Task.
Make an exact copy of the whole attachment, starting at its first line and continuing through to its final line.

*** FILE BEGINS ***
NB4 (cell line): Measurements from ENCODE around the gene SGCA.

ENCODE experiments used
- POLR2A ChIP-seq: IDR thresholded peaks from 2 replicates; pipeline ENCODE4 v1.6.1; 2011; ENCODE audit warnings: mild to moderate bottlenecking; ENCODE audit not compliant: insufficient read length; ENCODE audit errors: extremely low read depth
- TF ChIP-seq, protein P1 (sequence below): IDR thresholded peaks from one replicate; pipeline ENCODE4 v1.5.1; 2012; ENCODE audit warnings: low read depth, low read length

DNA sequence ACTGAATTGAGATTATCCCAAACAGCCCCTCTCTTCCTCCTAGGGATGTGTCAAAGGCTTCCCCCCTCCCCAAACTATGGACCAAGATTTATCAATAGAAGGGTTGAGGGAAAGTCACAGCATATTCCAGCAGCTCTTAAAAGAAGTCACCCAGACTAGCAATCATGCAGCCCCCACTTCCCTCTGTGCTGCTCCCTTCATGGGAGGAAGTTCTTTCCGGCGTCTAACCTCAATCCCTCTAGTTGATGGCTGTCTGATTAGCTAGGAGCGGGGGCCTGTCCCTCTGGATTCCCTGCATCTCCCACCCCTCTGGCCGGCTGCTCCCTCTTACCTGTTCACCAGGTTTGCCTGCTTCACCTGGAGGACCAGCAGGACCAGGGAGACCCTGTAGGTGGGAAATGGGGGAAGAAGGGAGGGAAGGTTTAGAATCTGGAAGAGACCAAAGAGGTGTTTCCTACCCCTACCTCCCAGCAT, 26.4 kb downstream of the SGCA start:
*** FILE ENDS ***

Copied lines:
NB4 (cell line): Measurements from ENCODE around the gene SGCA.

ENCODE experiments used
- POLR2A ChIP-seq: IDR thresholded peaks from 2 replicates; pipeline ENCODE4 v1.6.1; 2011; ENCODE audit warnings: mild to moderate bottlenecking; ENCODE audit not compliant: insufficient read length; ENCODE audit errors: extremely low read depth
- TF ChIP-seq, protein P1 (sequence below): IDR thresholded peaks from one replicate; pipeline ENCODE4 v1.5.1; 2012; ENCODE audit warnings: low read depth, low read length

DNA sequence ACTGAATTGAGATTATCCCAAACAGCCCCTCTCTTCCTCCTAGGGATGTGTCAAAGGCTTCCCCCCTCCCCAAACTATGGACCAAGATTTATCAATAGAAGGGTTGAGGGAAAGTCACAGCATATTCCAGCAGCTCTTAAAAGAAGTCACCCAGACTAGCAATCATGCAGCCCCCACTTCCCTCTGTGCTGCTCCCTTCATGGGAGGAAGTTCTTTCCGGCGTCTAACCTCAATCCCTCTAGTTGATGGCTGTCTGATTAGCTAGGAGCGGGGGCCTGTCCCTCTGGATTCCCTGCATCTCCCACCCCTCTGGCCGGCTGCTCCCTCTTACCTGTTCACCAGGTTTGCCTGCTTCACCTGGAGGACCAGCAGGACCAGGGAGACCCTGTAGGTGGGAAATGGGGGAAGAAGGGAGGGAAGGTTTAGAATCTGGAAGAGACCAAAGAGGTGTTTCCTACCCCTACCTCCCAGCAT, 26.4 kb downstream of the SGCA start: